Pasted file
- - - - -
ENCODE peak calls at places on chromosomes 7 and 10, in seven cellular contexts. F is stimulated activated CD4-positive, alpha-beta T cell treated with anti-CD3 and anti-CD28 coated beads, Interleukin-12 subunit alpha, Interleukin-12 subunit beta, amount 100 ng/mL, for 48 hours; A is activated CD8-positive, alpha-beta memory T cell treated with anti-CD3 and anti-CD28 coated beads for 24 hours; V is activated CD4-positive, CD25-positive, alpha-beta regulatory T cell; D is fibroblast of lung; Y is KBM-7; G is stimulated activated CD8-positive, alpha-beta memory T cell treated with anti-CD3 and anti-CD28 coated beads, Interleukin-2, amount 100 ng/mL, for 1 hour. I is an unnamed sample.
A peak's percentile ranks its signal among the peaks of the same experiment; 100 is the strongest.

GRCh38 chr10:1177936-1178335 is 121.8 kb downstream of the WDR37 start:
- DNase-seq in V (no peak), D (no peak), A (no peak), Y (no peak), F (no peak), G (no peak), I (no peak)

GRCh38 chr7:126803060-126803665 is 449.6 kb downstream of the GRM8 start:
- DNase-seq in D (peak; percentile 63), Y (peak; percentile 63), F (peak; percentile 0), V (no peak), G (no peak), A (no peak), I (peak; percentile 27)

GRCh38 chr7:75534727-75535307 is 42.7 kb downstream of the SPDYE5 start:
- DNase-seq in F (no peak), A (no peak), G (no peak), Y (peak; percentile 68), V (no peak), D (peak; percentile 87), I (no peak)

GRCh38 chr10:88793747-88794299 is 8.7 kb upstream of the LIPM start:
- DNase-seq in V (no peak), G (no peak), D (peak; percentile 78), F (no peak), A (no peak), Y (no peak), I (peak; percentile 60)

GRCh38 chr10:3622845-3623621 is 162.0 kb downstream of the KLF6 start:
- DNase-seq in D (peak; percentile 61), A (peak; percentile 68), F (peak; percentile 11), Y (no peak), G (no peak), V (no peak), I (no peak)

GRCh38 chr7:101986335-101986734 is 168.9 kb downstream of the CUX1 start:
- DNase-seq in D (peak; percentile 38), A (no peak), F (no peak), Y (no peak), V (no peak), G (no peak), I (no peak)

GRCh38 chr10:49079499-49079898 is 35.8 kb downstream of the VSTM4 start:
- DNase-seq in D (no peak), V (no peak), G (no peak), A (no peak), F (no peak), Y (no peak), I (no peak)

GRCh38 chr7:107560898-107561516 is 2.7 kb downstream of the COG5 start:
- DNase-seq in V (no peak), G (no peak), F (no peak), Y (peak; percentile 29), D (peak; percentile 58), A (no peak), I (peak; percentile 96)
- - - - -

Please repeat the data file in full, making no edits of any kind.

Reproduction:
ENCODE peak calls at places on chromosomes 7 and 10, in seven cellular contexts. F is stimulated activated CD4-positive, alpha-beta T cell treated with anti-CD3 and anti-CD28 coated beads, Interleukin-12 subunit alpha, Interleukin-12 subunit beta, amount 100 ng/mL, for 48 hours; A is activated CD8-positive, alpha-beta memory T cell treated with anti-CD3 and anti-CD28 coated beads for 24 hours; V is activated CD4-positive, CD25-positive, alpha-beta regulatory T cell; D is fibroblast of lung; Y is KBM-7; G is stimulated activated CD8-positive, alpha-beta memory T cell treated with anti-CD3 and anti-CD28 coated beads, Interleukin-2, amount 100 ng/mL, for 1 hour. I is an unnamed sample.
A peak's percentile ranks its signal among the peaks of the same experiment; 100 is the strongest.

GRCh38 chr10:1177936-1178335 is 121.8 kb downstream of the WDR37 start:
- DNase-seq in V (no peak), D (no peak), A (no peak), Y (no peak), F (no peak), G (no peak), I (no peak)

GRCh38 chr7:126803060-126803665 is 449.6 kb downstream of the GRM8 start:
- DNase-seq in D (peak; percentile 63), Y (peak; percentile 63), F (peak; percentile 0), V (no peak), G (no peak), A (no peak), I (peak; percentile 27)

GRCh38 chr7:75534727-75535307 is 42.7 kb downstream of the SPDYE5 start:
- DNase-seq in F (no peak), A (no peak), G (no peak), Y (peak; percentile 68), V (no peak), D (peak; percentile 87), I (no peak)

GRCh38 chr10:88793747-88794299 is 8.7 kb upstream of the LIPM start:
- DNase-seq in V (no peak), G (no peak), D (peak; percentile 78), F (no peak), A (no peak), Y (no peak), I (peak; percentile 60)

GRCh38 chr10:3622845-3623621 is 162.0 kb downstream of the KLF6 start:
- DNase-seq in D (peak; percentile 61), A (peak; percentile 68), F (peak; percentile 11), Y (no peak), G (no peak), V (no peak), I (no peak)

GRCh38 chr7:101986335-101986734 is 168.9 kb downstream of the CUX1 start:
- DNase-seq in D (peak; percentile 38), A (no peak), F (no peak), Y (no peak), V (no peak), G (no peak), I (no peak)

GRCh38 chr10:49079499-49079898 is 35.8 kb downstream of the VSTM4 start:
- DNase-seq in D (no peak), V (no peak), G (no peak), A (no peak), F (no peak), Y (no peak), I (no peak)

GRCh38 chr7:107560898-107561516 is 2.7 kb downstream of the COG5 start:
- DNase-seq in V (no peak), G (no peak), F (no peak), Y (peak; percentile 29), D (peak; percentile 58), A (no peak), I (peak; percentile 96)